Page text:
Preached by Rev. Paulo Vasquez | Zion Cornerstone Reformed Churches – Pasig
Dr. Miroslav Volf, a Croatian theologian, wrote an article for Christianity today in 2000 with a title of, “Love Your Heavenly Enemy.” I would like to share you the first few sentences of the introduction:
“When my Yale colleague Professor Carlos Eire visits his elderly mother, he often ends up as a resident theologian for a small Cuban-immigrant community of her friends. “Is it possible,” one woman asked him, “for Castro to convert on his deathbed and end up in heaven?””It is possible,” Professor Eire assured her. “This is what Christian faith is all about. Nobody is beyond the pale of redemption.””Well, if that were to happen,” said the woman, “then I would not want to be in heaven.” Karl Barth was once asked the antithesis of that Cuban expatriate’s question: “Is it true that one day in heaven we will see again our loved ones?” Barth responded with a chuckle, “Not only the loved ones!” The sting of the great theologian’s response—be ready to meet there even those whom you dislike.”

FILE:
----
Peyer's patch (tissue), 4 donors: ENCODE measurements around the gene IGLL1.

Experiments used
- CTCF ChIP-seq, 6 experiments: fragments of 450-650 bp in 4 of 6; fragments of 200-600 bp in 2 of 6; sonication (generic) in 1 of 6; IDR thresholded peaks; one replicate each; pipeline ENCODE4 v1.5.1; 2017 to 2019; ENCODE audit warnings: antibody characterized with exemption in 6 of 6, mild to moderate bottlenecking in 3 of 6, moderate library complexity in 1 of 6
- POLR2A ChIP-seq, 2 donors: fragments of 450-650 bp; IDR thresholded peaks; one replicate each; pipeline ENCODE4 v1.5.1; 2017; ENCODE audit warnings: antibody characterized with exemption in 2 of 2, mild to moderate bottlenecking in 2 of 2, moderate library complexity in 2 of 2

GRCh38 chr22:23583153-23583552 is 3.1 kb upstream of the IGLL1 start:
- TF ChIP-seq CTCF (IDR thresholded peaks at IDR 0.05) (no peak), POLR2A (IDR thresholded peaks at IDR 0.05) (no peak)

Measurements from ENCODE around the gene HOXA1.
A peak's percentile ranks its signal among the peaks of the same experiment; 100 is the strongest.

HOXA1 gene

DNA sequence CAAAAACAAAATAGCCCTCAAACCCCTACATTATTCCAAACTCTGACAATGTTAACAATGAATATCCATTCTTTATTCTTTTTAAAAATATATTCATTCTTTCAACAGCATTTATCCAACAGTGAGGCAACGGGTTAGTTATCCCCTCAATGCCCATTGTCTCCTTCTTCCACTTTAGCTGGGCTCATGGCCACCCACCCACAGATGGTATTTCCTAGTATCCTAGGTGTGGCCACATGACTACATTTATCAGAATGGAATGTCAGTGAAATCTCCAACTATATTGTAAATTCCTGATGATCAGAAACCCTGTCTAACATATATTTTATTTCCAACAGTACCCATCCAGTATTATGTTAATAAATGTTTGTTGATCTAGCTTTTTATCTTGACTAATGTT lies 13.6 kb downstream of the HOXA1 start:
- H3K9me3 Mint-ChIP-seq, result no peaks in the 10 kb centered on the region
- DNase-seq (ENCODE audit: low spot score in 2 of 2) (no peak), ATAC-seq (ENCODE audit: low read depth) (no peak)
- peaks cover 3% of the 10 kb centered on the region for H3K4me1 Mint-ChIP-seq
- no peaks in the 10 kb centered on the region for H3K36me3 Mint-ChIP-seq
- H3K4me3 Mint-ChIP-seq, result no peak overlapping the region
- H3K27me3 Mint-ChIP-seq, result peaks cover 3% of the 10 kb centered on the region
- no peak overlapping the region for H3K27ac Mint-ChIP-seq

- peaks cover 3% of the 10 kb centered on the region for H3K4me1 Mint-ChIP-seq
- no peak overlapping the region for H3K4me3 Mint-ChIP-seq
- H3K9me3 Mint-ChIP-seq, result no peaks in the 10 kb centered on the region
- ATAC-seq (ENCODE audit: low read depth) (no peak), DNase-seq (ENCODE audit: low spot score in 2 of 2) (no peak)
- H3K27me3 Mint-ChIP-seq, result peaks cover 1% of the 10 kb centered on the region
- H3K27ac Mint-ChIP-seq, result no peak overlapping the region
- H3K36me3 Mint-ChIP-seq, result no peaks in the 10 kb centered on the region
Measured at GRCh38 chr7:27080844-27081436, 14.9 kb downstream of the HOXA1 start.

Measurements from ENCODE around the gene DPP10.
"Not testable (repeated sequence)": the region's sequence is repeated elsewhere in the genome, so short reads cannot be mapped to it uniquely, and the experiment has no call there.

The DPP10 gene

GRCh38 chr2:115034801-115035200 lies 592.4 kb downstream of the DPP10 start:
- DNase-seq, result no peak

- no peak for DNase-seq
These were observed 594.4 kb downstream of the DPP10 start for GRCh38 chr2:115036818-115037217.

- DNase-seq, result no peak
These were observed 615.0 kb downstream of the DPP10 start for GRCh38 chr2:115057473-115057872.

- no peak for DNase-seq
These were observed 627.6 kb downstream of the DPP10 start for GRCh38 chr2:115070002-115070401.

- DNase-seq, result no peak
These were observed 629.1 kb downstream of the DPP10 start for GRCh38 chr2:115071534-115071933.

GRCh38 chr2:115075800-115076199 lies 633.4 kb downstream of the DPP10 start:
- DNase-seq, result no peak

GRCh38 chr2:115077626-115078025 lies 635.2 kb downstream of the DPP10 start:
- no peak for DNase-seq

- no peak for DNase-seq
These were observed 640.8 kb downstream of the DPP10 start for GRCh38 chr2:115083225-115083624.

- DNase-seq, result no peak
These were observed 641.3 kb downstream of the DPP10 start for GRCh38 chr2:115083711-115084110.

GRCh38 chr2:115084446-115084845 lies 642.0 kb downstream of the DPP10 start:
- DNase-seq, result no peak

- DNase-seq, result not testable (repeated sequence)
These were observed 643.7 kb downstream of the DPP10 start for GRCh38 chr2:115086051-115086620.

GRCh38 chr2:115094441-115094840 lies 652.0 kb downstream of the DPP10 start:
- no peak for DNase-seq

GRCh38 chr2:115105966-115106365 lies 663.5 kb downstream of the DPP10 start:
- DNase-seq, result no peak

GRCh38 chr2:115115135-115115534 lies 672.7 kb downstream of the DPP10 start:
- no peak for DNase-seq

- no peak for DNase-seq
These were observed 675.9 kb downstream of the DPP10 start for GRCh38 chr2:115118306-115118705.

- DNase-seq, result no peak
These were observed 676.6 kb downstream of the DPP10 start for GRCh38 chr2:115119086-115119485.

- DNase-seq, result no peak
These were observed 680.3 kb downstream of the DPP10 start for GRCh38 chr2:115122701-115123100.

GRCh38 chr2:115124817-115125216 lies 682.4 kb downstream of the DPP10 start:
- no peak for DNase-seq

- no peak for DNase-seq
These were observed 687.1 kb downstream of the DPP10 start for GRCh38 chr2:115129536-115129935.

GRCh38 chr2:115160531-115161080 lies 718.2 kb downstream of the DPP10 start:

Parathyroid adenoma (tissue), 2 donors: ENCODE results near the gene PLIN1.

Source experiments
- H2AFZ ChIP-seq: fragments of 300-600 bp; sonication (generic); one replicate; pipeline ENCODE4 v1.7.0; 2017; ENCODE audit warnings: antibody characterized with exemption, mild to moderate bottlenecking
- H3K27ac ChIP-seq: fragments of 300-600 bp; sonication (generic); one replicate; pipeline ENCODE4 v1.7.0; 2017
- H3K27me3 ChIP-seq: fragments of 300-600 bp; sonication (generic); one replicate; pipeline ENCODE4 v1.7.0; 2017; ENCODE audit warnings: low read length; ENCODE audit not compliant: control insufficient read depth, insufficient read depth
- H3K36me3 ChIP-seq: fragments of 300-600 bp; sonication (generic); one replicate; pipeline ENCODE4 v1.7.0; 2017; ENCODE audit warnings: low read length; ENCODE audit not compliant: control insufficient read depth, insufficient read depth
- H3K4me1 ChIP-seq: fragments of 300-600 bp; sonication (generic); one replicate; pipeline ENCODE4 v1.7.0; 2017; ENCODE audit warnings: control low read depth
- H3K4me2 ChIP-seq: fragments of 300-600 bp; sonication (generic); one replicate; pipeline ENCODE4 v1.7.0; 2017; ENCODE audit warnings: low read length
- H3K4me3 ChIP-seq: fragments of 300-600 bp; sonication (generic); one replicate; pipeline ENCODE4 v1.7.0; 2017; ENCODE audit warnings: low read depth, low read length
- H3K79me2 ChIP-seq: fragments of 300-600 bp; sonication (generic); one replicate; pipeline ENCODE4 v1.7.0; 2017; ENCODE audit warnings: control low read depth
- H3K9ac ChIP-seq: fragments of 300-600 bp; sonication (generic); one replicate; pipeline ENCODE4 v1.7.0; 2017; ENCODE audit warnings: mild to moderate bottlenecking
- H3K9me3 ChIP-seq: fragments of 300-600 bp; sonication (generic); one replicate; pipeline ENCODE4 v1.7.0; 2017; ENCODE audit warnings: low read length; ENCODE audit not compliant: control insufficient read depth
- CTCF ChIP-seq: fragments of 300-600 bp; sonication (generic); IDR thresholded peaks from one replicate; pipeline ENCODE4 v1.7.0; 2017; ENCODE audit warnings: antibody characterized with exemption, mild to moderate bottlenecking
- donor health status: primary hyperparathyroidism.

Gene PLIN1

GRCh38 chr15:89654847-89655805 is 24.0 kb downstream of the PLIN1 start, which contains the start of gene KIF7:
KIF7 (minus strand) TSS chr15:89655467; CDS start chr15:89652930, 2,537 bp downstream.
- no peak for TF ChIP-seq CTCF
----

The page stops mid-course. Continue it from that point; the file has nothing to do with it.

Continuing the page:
I would like to ask you a question: Does anyone of us here deserve heaven? Of course the answer is, “No one.” Many will be surprised because one day we’ll see heaven filled with ungodly people justified by God. For the world will say, “That is unfair!” but to those who have received and understand the Grace of God will say, “Hallelujah to the Lamb!”
Justification of Abraham
Prior to this chapter, The Apostle Paul argues that righteousness can only be obtained by faith in Christ, through the atoning work of Christ on the cross (Romans 3:22-25a), “22 [T]he righteousness of God through faith in Jesus Christ for all who believe. For there is no distinction: 23 for all have sinned and fall short of the glory of God, 24 and are justified by his grace as a gift, through the redemption that is in Christ Jesus, 25 whom God put forward as a propitiation by his blood, to be received by faith.” So all the recipients of this grace “have sinned and fall short of the glory of God,” they are all ungodly. That is why it is right to treat these two important figures of the Old Testament mentioned in chapter 4, Abraham and David that they belong to this category, “godly.”